In a previous post, we took a look at the challenges cannabis dispensary owners face when trying to market their business in the USA. we continue to focus our attention on the topic of dispensary marketing, but this time we look at how to build a marijuana dispensary marketing plan.
A good marketing plan should aim to both attract and retain customers for your business. It’s an actual action plan which should highlight who you are, what it is you sell (your products and services), who you are looking to sell it you (your target clientele) and how you are going to get your message across to your clients. The end goal is to generate traffic and increase sales.
There is no set way to create a marketing plan for your dispensary. Many methods exist, and all have their pros and cons. Because we know that running a business is complicated and time consuming, we’ve tried to keep things to the point. Below you’ll find a simple 5-step process which should result in an actionable plan.
Step 1: Situation analysis
This section should summarize the following 3 aspects of your business:
- who you are (brand, address, staff, awards, equipment, resources and capabilities…)
- what you do (list of products and services, including pricing)
- what your USPs (unique selling points) are. In other words, what makes you different to your competition and why people should visit you instead.
Your situation analysis acts as
the foundation upon which the rest of your marketing plan is built. Therefore,
it’s important to spend enough time on getting this section right.
A good situation analysis should contain a SWOT analysis, which is an acronym for Strengths, Weaknesses, Opportunities and Threats. This document will help you position yourself relatively to your market, by analysing your business from both an internal perspective (your strengths and weaknesses) and external perspective (opportunities and threats).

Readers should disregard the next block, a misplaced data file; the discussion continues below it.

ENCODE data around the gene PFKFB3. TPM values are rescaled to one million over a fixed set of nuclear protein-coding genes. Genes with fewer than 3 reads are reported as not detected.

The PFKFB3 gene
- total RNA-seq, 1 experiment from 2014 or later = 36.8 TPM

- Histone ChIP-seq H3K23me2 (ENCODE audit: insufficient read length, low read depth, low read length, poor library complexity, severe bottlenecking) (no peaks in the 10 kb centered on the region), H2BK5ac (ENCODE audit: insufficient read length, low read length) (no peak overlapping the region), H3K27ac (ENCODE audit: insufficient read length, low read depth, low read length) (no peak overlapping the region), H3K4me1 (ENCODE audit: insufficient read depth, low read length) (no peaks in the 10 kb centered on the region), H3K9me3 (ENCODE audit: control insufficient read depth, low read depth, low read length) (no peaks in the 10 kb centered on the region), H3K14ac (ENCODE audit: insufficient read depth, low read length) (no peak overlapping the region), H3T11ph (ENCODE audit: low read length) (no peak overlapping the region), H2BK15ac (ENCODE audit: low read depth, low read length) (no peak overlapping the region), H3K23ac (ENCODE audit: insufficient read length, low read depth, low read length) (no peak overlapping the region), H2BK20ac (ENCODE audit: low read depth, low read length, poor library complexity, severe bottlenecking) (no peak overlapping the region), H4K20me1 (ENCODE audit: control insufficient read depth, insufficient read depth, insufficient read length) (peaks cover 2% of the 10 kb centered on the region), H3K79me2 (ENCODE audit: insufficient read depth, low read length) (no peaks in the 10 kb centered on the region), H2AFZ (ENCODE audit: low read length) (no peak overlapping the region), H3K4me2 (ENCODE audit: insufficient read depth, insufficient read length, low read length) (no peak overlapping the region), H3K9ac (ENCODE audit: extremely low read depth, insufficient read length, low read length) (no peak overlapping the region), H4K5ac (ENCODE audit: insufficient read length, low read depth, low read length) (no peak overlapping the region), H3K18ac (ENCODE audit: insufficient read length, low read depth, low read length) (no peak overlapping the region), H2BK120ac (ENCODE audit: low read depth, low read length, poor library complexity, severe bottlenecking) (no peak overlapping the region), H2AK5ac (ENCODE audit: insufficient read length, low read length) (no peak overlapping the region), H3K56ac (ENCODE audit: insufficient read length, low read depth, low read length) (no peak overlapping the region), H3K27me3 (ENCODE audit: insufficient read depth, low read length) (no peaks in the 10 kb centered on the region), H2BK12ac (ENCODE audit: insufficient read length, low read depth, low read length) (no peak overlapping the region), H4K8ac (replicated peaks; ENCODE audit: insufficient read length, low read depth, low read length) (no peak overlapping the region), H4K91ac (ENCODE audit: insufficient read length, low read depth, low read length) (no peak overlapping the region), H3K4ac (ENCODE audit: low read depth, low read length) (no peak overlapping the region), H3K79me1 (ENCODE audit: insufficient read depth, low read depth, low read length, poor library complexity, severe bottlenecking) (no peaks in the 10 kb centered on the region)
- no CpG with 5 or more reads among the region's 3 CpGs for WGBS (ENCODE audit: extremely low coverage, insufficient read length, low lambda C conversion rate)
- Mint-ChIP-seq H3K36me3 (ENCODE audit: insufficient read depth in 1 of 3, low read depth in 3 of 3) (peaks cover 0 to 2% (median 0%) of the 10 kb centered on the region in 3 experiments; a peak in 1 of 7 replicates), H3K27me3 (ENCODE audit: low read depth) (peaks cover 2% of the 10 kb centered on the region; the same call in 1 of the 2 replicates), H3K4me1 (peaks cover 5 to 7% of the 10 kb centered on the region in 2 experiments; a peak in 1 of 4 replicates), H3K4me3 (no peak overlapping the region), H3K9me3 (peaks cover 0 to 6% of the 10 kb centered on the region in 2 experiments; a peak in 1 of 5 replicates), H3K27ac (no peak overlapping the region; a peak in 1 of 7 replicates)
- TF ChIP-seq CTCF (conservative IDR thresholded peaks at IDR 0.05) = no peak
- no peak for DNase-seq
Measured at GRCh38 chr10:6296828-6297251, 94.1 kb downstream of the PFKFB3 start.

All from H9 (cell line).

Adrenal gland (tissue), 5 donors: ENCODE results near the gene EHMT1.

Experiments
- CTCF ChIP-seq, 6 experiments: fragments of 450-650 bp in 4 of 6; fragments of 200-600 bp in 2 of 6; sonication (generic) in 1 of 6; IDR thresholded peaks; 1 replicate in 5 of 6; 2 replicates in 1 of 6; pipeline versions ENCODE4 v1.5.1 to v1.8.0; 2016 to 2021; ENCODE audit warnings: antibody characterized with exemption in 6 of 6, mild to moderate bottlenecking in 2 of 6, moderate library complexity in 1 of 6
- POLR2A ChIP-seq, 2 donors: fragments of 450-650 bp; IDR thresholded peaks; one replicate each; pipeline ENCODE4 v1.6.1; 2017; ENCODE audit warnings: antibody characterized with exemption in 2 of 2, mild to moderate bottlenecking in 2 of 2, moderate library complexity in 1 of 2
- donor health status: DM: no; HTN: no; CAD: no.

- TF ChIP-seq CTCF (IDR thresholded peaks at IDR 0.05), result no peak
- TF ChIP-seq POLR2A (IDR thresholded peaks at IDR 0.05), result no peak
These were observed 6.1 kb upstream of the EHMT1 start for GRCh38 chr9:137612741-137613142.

Once complete, the SWOT analysis should enable you to identify what business opportunities lie ahead (e.g. such as an expanding local market or increasing cannabis consumption) and which aspects of your current set will help you take advantage of said opportunities (e.g. great business location, wide selection of products).
It will also highlight the areas in which you are lacking (e.g. brand awareness or lack of staff), and which you will need to rectify in order to increase your odds of success. Finally, it will clearly outline some of the pitfalls which lie ahead (e.g. increasing competition) and should prompt you to prepare your business for these threats.
Step 2: Define your target clientele
A good target clientele is one which you can meet the expectations of without drastically changing too many aspects of your business. In other words, it’s a good fit for your company in light of your strengths and weaknesses and opportunities and threats. It should be able to sustain your business well into the future.